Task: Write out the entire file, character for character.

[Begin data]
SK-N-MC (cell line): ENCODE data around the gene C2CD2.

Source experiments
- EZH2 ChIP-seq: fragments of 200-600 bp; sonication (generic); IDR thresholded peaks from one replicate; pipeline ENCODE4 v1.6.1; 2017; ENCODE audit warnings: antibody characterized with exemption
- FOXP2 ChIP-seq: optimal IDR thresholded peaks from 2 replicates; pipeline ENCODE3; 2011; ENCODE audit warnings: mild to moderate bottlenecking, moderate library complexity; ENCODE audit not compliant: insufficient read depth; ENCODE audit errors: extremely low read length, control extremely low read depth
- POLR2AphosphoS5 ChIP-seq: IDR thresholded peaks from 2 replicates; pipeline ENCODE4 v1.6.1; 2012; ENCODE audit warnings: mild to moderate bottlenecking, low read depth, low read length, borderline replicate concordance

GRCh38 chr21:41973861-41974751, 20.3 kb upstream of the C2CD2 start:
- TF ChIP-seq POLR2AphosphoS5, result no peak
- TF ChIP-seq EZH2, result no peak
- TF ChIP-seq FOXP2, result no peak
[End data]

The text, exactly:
SK-N-MC (cell line): ENCODE data around the gene C2CD2.

Source experiments
- EZH2 ChIP-seq: fragments of 200-600 bp; sonication (generic); IDR thresholded peaks from one replicate; pipeline ENCODE4 v1.6.1; 2017; ENCODE audit warnings: antibody characterized with exemption
- FOXP2 ChIP-seq: optimal IDR thresholded peaks from 2 replicates; pipeline ENCODE3; 2011; ENCODE audit warnings: mild to moderate bottlenecking, moderate library complexity; ENCODE audit not compliant: insufficient read depth; ENCODE audit errors: extremely low read length, control extremely low read depth
- POLR2AphosphoS5 ChIP-seq: IDR thresholded peaks from 2 replicates; pipeline ENCODE4 v1.6.1; 2012; ENCODE audit warnings: mild to moderate bottlenecking, low read depth, low read length, borderline replicate concordance

GRCh38 chr21:41973861-41974751, 20.3 kb upstream of the C2CD2 start:
- TF ChIP-seq POLR2AphosphoS5, result no peak
- TF ChIP-seq EZH2, result no peak
- TF ChIP-seq FOXP2, result no peak